The mute swan may not speak for itself, but it doesn't need to. It's got friends.
Nobody knew the depths of affection that New Yorkers have for these magnificent creatures, who graced city parks starting in the mid-19th century, until the state Department of Environmental Conservation issued a plan to kill all 2,200 of the graceful birds living in New York statewide.
Last month, animal rights groups rallied. Petitions were signed, calls were made. After a public comment period closed with 1,500 formal comments, more than 16,000 letters and 30,000 signatures on petitions, the DEC announced its decision to reword its plan, which originally called for the total eradication of the birds by 2025 for exhibiting aggression toward humans — only reported when humans approached their young — and eating vegetation that should go to native tundra swans, a smaller white bird lacking the dramatic beauty of their distant relatives.
However, while the birds have won a temporary reprieve, their fate in New York is still unknown.
Since 2005, when the federal Department of the Interior declared mute swans a non-native, unprotected species in response to complaints about the birds' growing population in the Great Lakes, mute swans lost the protection afforded them under the Migratory Bird Treaty Act.
Recognizing the danger to the birds, some areas of the country enacted local laws to protect mute swans, including Connecticut.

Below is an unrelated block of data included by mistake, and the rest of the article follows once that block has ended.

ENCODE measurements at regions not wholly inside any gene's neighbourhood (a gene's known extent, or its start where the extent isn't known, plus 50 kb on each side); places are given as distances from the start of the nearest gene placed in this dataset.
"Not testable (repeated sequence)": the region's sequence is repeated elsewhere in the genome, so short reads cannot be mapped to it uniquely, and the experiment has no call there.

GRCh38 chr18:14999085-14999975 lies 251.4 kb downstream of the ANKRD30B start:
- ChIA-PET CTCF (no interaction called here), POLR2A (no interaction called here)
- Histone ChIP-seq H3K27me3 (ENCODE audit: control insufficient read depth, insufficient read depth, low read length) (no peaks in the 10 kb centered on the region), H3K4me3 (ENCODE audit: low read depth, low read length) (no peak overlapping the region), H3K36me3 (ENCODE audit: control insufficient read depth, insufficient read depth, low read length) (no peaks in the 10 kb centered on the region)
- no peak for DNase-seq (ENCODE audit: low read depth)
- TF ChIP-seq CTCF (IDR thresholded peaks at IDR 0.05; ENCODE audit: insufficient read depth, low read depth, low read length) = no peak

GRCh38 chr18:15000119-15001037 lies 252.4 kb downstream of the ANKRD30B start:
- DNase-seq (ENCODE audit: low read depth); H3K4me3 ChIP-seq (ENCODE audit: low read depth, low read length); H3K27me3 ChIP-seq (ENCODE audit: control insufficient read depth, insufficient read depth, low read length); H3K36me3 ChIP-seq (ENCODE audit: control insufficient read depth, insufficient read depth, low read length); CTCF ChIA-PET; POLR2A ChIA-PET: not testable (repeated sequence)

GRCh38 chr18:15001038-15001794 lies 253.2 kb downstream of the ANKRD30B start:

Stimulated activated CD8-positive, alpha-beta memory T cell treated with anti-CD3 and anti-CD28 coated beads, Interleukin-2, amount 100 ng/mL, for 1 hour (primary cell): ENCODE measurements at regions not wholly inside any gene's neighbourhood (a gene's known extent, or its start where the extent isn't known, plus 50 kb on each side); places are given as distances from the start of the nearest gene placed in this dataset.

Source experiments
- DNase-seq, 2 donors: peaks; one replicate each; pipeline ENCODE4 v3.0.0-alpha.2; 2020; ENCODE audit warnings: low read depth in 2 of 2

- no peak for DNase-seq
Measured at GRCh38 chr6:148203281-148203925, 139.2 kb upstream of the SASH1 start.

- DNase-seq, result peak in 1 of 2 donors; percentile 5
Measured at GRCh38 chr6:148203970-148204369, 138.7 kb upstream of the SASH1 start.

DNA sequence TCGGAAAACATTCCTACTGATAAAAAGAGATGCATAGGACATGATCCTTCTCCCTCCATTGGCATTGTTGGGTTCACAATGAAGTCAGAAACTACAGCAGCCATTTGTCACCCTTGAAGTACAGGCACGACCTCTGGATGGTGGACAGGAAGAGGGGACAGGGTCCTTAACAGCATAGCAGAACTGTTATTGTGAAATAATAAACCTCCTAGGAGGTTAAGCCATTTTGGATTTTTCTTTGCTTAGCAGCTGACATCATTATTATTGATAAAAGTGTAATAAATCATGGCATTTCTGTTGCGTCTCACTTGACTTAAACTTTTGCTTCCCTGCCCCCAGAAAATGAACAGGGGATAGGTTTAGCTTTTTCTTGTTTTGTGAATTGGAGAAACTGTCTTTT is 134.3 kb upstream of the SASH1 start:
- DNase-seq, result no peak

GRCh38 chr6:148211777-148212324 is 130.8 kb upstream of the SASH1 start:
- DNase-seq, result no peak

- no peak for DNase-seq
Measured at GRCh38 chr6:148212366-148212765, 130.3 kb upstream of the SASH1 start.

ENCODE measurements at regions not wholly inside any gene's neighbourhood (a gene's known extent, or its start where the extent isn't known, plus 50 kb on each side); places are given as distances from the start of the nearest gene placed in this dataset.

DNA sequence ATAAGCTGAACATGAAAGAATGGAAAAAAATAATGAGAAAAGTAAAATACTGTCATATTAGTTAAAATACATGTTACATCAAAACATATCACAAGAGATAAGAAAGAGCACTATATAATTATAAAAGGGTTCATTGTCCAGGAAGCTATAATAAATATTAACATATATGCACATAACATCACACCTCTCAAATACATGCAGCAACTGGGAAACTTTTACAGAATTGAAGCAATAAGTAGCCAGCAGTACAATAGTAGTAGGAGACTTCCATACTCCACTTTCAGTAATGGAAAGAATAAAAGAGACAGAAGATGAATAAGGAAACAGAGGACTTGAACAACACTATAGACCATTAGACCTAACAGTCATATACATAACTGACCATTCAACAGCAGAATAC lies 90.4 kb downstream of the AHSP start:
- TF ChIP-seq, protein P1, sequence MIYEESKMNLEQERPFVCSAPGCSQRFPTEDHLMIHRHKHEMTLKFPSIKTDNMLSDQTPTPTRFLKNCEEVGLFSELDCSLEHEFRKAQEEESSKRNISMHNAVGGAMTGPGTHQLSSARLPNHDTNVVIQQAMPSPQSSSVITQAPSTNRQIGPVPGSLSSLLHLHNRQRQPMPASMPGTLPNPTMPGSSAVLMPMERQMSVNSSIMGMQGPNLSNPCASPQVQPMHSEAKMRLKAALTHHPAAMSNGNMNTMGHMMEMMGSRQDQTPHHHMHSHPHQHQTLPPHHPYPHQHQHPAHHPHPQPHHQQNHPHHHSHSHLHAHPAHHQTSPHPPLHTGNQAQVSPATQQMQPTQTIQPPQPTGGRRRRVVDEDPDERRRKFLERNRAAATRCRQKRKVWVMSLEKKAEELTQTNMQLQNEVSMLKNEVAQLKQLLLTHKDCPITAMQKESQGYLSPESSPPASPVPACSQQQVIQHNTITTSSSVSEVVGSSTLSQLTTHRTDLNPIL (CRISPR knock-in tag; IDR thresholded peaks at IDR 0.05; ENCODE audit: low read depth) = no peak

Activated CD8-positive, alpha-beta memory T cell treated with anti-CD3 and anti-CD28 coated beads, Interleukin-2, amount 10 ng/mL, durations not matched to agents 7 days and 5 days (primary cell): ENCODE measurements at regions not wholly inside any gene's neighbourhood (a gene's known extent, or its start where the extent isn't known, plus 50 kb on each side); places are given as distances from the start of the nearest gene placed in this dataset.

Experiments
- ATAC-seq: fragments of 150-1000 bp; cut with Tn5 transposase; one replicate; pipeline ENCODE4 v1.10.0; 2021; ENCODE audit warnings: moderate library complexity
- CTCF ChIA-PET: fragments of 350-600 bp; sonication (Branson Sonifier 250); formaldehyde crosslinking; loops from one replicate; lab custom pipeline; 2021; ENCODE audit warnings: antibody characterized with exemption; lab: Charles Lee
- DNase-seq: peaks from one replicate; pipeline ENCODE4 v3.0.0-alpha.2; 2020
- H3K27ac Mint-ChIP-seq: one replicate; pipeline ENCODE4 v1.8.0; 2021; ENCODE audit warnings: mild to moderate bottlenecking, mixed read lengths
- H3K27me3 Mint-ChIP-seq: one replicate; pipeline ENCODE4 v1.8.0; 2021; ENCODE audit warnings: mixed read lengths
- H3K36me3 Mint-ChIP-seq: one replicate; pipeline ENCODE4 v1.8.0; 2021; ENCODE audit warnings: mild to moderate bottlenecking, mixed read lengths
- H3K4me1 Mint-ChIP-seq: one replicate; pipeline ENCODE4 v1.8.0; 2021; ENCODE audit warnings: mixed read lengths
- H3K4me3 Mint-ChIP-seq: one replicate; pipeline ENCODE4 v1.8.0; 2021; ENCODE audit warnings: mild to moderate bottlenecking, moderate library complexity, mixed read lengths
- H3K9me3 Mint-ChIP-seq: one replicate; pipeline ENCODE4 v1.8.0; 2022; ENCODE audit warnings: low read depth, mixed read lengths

Now New York state Sen. Tony Avella, D-Queens, hopes that he can protect them. Avella is sponsoring S6589, which would grant the birds a two-year reprieve and force the DEC to prove its claims against the birds.
When asked what about the mute swans attracted his support, Avella put it this way: "Little kids look at them in awe."
The friendship between mute swans and New Yorkers tracks back to the swans' mid-19th century arrival in New York City. Billowing white feathers and gracefully headed, the birds exuded peace and calm and were an instant success at the city's parks, where people fed them pieces of bread tossed into the water. Generations later, both for the birds and the humans, the tradition continues.
The swans spread eastward and northward from the metropolitan area, as successive generations of New Yorkers did the same.
Stop at any lake or pond where mute swans reside and, if the weather permits, there will likely be someone with a bag of bread or rolls, shredding into small pieces an offering of communion. From wherever they are setting, the birds glide over, their hidden orange webbed feet propelling them to the food and the relationship.
Pairing for life, mute swans seem a reminder that the natural order is to care for one another, be loyal, be true.
And humans have responded to the birds in kind.
What would happen if the DEC tried to kill other naturalized species? On that list are ring-necked pheasants, gray partridge, rock dove, European starling, house sparrow and Eurasian tree sparrow. Why not exterminate a recent invader like the cattle egret before it makes generations-long friendships with us?
The DEC contends that mute swans rob native tundra swans, as well as resident ducks and geese, of food. Yet nobody has reported squabbles among birds.
In fact, maybe because of their size, or maybe out of respect for the birds' pairings, mute swans seem the acknowledged leaders on any lake or pond.
Maybe they are teaching us all a lesson in coexistence.
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